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How Can I Withdraw Money From My 529 College Savings Plan Without Penalty?

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You don’t need to be a parent to know that saving for a child’s education is important (and getting more expensive every year). According to the College Board’s “Trends in College Pricing 2021” report, tuition for in-state students attending a four-year public college increased by 1.6% — and for students attending a four-year private institution, it increased by 2.1% during the 2021-2022 academic year.

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A 529 college savings plan is one of the best ways to squirrel away money due to its impressive list of available uses and tax deductions. 529 plans are state-run, tax-advantaged accounts that allow you to save for a child’s college education.

All states offer 529 plans (except for Wyoming), and there are two types: Savings plans (savings are normally invested in mutual funds or exchange-traded funds [EFTs]; more common and more variety) and prepaid tuition plans (purchasing tuition credits at today’s prices to use in the future; less common and more restrictive).

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You can use 529 plans to pay for college and apprenticeship programs (as well as for K-12 tuition and private schools thanks to the 2017 Tax Cuts and Jobs Act). The SECURE Act of 2019 made it possible to use a 529 to pay up to $10,000 of a beneficiary’s student loans and up to $10,000 for the loans of the beneficiaries’ siblings, as well. If you use a 529 plan to save for college, it will have a minimal impact on financial aid eligibility, according to Saving for College.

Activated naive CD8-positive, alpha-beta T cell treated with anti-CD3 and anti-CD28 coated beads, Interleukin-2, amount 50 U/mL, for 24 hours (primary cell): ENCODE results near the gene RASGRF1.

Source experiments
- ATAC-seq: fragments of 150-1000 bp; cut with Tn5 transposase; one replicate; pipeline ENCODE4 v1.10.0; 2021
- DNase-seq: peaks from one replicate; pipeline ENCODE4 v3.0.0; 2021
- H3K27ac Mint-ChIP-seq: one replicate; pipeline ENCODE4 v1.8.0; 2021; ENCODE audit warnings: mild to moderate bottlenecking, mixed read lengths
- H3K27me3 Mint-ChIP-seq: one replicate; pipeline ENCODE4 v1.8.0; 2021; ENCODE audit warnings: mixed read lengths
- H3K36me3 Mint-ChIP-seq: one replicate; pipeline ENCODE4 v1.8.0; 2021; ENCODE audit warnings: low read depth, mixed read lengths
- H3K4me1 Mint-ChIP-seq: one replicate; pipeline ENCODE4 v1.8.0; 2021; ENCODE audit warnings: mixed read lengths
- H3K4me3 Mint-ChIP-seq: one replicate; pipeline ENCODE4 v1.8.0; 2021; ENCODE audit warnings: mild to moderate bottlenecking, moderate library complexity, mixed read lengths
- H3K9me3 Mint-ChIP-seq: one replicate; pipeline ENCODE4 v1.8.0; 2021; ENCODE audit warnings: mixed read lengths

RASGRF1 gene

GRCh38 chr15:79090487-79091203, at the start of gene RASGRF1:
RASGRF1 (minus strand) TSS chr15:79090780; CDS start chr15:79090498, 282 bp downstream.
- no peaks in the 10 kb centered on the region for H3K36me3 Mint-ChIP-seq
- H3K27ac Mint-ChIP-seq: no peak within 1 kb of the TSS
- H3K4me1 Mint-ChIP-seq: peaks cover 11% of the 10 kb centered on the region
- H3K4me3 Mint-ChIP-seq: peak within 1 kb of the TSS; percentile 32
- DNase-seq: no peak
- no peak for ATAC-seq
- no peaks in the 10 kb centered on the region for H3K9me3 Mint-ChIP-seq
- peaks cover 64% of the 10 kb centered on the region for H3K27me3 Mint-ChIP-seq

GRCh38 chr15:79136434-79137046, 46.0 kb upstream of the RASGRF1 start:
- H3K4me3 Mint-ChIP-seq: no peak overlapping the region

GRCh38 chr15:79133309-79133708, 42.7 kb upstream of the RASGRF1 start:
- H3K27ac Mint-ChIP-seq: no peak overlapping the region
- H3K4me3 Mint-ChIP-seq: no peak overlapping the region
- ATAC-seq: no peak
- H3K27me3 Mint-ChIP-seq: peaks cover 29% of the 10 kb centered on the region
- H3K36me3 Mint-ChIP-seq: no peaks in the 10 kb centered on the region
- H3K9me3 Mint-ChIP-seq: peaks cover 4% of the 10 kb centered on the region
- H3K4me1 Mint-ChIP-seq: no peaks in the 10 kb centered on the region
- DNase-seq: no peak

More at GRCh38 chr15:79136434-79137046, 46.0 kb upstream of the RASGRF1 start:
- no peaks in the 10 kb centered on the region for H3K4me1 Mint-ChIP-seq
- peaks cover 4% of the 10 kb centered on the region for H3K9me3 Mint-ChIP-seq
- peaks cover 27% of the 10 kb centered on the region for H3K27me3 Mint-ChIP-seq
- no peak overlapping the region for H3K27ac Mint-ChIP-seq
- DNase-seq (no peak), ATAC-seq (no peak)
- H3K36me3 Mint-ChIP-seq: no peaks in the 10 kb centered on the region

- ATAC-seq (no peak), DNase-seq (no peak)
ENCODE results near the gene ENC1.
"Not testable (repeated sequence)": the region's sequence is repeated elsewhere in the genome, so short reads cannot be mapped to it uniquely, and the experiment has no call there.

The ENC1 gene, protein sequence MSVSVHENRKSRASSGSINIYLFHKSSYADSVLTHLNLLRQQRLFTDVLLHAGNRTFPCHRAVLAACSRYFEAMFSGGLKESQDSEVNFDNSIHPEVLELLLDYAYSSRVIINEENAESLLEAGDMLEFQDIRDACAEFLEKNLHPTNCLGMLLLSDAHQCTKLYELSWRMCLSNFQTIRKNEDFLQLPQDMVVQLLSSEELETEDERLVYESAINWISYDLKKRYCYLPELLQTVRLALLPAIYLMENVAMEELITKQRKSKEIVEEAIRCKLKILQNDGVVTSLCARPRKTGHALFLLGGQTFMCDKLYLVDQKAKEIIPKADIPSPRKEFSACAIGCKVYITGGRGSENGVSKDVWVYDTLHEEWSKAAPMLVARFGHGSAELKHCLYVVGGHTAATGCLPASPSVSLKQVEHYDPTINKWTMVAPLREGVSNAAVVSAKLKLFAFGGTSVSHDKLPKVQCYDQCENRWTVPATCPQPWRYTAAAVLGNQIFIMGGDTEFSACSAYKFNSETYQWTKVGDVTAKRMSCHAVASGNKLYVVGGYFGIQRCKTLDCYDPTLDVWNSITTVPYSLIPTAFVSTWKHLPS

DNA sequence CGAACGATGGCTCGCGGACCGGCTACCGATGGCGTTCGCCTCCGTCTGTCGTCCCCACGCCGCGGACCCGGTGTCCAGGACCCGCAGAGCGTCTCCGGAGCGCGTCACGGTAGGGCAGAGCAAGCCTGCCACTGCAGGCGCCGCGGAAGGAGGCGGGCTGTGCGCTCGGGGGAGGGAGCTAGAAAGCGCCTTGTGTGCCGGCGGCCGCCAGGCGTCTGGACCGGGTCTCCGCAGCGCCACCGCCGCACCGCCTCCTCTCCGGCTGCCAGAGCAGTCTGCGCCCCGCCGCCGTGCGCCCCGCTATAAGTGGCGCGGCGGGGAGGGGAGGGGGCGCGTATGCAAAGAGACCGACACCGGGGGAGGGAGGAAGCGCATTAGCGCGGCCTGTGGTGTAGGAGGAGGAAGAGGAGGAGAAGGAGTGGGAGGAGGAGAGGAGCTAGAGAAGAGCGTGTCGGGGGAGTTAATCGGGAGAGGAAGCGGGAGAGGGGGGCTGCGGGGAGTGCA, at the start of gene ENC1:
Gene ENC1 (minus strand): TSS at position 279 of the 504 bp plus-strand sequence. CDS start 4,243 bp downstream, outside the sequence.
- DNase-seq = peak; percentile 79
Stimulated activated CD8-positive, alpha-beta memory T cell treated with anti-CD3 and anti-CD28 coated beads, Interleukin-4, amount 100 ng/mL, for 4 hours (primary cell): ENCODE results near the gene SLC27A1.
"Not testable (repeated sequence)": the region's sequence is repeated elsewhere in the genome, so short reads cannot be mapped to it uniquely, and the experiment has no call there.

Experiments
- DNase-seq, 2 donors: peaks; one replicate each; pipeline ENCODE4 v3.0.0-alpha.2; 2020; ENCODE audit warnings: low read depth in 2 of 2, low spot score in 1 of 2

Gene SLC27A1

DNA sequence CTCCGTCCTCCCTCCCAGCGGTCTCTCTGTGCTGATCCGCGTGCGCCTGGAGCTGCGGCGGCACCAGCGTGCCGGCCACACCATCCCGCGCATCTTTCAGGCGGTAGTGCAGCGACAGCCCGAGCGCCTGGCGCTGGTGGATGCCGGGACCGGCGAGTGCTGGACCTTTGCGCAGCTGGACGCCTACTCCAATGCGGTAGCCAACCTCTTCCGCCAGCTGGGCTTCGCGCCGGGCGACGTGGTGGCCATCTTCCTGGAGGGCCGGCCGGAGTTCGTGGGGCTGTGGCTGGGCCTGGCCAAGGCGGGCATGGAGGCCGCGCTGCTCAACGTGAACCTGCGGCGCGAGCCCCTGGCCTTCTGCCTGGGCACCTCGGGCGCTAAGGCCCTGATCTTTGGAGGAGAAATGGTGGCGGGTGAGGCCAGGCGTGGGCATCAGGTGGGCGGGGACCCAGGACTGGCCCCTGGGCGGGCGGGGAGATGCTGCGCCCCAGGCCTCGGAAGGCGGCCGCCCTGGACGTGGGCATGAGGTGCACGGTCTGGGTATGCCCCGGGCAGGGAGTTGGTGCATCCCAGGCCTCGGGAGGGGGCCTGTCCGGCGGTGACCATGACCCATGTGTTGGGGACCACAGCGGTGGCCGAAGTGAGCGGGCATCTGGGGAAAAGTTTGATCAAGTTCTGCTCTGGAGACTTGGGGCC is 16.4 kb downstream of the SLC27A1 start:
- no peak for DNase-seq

Because each state has different plans and you don’t necessarily have to be a resident to get its 529, do your research and pay attention to the tax breaks, fees, investment strategies and type of plan each state provides.

Related: How Inflation Is Impacting College Students Heading Into the New School Year

According to a recent poll conducted by Edward Jones and Morning Consult, only 40% of respondents recognize a 529 plan as an education savings tool, with 51% of those asked claiming they didn’t know or were unable to answer the question.

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Any parent or benefactor should be able to invest in a 529 without much difficulty. However, according to Consumer Reports, not only is withdrawing from a 529 account more complicated than people think, but most Americans are unaware of how these plans work and their potential tax benefits.

To ensure you are withdrawing funds from your 529 plan properly, here are some tips to keep in mind:

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See: 29 States Now Offer Some Form of Tuition-Free Education, So Why Aren’t People Going to College?
College Budgeting: Don’t Panic Over Sticker Shock — Your Tuition Could Be Much Less Than Advertised

Forbes offers a comprehensive summary of 529 plans by state, which you can check out here.

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